CEPR - Center for Economic and Policy Research


En Español

Em Português

Other Languages

Home Publications Blogs Beat the Press Thomas Friedman Is Upset That President Obama Is Not Kicking the Elderly

Thomas Friedman Is Upset That President Obama Is Not Kicking the Elderly

Wednesday, 21 September 2011 03:44

Thomas Friedman joined the ranks of the Peter Peterson deficit hawks and criticized President Obama for not wanting to beat up the elderly. Specifically, he is upset that President Obama did not propose cuts to Social Security and Medicare.

Apparently Friedman is not aware of the upward redistribution of income over the last three decades. Nor does he seem to understand that the government just needs to spend money to create jobs now.

The current crisis is the result of the collapse of a housing bubble that he and his deficit hawk friends allowed to grow unchecked. The construction and consumption demand created by the bubble was driving the economy. Now that the bubble has collapsed there is nothing to replace this demand.

In the short-term this demand can only come from the government. In the longer term it will have to come from more a smaller trade deficit as domestic production replaces foreign production. This will only come about from a lower-valued dollar.

The long-term deficit is driven entirely by the broken health care system in the United States. If the United States paid the same amount per person for care as people in any other wealthy country we would be looking at large budget surpluses, not deficits.

Social Security is already largely in balance. According to the Congressional Budget Office it can pay all scheduled benefits until the year 2038 with no changes at all. After that date it can pay more than 80 percent of scheduled benefits indefinitely. A tax increase equal to 5 percent of the wage growth projected over the next three decades would be sufficient to allow it to make all scheduled benefits indefinitely.


Comments (5)Add Comment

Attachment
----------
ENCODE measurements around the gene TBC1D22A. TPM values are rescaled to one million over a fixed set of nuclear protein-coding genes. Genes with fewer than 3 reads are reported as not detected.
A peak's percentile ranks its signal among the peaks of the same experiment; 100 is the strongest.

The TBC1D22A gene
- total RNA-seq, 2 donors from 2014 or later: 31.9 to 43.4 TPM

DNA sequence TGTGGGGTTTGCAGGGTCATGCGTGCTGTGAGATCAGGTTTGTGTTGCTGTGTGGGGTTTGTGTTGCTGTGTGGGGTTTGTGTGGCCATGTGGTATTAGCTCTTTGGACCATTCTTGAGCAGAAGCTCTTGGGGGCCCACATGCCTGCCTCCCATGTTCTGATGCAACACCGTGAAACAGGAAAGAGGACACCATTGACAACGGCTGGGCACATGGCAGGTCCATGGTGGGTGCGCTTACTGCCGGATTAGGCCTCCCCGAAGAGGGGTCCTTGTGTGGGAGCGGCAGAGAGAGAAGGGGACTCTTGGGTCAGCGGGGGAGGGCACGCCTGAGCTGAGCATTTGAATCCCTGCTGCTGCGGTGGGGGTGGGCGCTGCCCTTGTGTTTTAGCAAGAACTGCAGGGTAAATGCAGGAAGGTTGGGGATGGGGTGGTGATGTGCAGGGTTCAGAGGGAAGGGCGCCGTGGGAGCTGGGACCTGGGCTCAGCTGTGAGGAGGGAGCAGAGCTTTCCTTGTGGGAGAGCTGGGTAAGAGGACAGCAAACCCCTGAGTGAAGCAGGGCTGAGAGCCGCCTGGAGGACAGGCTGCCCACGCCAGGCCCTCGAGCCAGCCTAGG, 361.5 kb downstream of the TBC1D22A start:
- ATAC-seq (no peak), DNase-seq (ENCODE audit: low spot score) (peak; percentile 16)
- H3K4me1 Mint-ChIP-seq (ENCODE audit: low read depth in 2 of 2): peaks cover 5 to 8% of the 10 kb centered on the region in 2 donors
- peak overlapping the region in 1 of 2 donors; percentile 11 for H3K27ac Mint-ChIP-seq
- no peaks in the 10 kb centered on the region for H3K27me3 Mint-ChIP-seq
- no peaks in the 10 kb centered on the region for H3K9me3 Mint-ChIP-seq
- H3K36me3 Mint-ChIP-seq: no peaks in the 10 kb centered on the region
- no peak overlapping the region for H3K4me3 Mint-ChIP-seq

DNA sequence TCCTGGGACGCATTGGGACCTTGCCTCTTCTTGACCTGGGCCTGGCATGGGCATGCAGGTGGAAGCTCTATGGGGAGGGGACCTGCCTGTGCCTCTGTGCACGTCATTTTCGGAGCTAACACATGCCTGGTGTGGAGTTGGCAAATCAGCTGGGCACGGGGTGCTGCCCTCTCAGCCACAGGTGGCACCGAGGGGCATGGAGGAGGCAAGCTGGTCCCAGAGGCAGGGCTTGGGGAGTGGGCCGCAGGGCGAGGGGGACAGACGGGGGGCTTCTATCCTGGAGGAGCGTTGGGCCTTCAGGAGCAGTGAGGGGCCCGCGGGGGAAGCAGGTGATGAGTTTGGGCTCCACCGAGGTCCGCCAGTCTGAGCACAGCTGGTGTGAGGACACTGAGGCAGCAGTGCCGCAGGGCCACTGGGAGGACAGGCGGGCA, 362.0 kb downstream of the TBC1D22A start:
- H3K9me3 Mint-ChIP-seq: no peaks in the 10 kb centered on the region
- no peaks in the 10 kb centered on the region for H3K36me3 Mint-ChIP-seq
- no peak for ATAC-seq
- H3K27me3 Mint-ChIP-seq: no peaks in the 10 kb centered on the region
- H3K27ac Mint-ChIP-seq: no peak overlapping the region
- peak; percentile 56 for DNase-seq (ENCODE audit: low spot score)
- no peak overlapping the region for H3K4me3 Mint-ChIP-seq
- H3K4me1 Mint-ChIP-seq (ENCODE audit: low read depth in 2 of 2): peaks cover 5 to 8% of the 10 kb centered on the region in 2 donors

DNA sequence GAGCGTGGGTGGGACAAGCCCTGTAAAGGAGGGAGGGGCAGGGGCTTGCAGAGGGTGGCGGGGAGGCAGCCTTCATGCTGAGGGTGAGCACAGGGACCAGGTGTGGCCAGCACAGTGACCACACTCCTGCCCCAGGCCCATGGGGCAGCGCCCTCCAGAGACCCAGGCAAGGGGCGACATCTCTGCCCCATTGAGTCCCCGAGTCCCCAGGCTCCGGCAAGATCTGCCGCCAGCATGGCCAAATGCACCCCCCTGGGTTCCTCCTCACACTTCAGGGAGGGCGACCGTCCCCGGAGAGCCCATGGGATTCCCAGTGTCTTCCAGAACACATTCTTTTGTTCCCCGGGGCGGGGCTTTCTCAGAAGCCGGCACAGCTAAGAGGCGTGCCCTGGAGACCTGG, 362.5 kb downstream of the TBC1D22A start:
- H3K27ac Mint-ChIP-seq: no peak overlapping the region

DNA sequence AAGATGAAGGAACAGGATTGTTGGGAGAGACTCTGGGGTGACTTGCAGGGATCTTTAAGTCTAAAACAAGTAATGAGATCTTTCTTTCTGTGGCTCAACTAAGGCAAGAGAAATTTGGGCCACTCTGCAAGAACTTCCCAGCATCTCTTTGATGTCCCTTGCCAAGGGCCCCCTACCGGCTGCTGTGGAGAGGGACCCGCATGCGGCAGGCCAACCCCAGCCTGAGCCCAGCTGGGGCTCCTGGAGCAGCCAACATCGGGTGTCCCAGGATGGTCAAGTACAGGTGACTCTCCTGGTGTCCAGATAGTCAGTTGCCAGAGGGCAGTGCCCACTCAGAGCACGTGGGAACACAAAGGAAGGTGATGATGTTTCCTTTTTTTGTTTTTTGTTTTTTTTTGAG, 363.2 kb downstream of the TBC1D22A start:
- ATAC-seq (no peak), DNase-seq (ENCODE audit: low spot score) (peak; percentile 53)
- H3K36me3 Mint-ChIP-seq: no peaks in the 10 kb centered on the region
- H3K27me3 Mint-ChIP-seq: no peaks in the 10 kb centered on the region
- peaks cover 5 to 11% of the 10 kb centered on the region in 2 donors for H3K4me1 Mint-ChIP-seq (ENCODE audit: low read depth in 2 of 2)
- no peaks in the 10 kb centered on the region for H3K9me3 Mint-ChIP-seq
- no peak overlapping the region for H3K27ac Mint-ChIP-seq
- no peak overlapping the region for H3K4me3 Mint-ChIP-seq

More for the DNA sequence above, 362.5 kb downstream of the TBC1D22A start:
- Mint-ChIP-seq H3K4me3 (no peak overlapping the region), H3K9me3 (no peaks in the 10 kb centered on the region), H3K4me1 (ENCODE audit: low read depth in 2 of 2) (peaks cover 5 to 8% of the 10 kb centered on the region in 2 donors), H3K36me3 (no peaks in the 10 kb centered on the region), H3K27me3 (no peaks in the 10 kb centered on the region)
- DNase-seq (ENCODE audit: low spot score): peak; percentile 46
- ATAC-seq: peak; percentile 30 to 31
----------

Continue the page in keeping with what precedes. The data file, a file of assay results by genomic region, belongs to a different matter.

open a recent history book
written by frankenduf, September 21, 2011 9:32
friedman implies that a 3rd party platform would essentially address balancing fiscal and monetary policy, but this is not borne out by reality- the last 2 successful 3rd party platforms were essentially populist- one critiquing 'free trade' which would harm working class citizens, and one critiquing corporate public policies which harm working class citizens- of course the same is true today- a champion of middle class policies would be a very potent 3rd party platform, as opposed to championing accounting balances for the federal budget, something no doubt the two existant parties will bloviate about in the coming election
$2.5 trillion a year going to health care. Billion in waste, BUT it's dispersed . . .
written by Rachel, September 21, 2011 12:10
I just heard the bad news from San Jose, California. Budget crisis looming. All community centers, libraries to be closed. Fewer police, while gang violence increases.

At the same time, according to BLS, average annual RN wage is $116,150. Internist wage not given, but estimating from SJ/Oakland rn ratio, it's roughly $235,000.

So one side of San Jose's problem, to judge from what Dean Baker has explained, is that during the property bubble the city got used to very good tax revenues.

But the other side of the city's problems is that they never bothered to question the large sums going to some very expensive hospital chains. And now the local nurses are planning to go on strike, for still higher wages, benefits and lower staff ratios! (They do have a point about the staffing problem.)

So to respond to Frankenduf's idea, the difficulty is that a good portion of our problems are due to many, many professionals making too much money, not just a few fat cats. And it's not easy to make political hay while pointing out, however fairly, overpayments to nurses. Doctors are a bit easier, but when it comes to professionals, the media seems quite hopelessly biassed.
Thomas Friedman is a wealthy man.
written by trish, September 21, 2011 1:21
He will need neither social security nor medicare to live in comfort in his old age.

Just like many of those in government (already millionaires) with tax-payer-financed gold-plated health plans and coming tax-payer-financed pensions, and lucrative ties to big money to cash in later- they won't need it.

Same with the rest of the wealthy elite. Corporate media/entertainers, right-wing organizations, koch brother types, chamber of commerce plutocrats and all their hacks, millionaire-gazillionaires...they won't need it.

what's amazing is how they con the ones who will.
written by fuller schmidt, September 21, 2011 2:25
Jung says that the only escape from the darkness of greed is through education. Oops - we're going the wrong way.
credit crunch?
written by david, September 21, 2011 3:50
Joe Nocera at the NYT wrote an interesting piece http://www.nytimes.com/2011/09...redit.html, on Paul Kasriel's claim that the real problem is the credit crunch and an overreaction to the credit bubble. I would love to hear Dr. Dean's reflections on Kasriel's claims ...

Write comment

(Only one link allowed per comment)

This content has been locked. You can no longer post any comments.


Support this blog, donate
Combined Federal Campaign #79613

About Beat the Press

Dean Baker is co-director of the Center for Economic and Policy Research in Washington, D.C. He is the author of several books, his latest being The End of Loser Liberalism: Making Markets Progressive. Read more about Dean.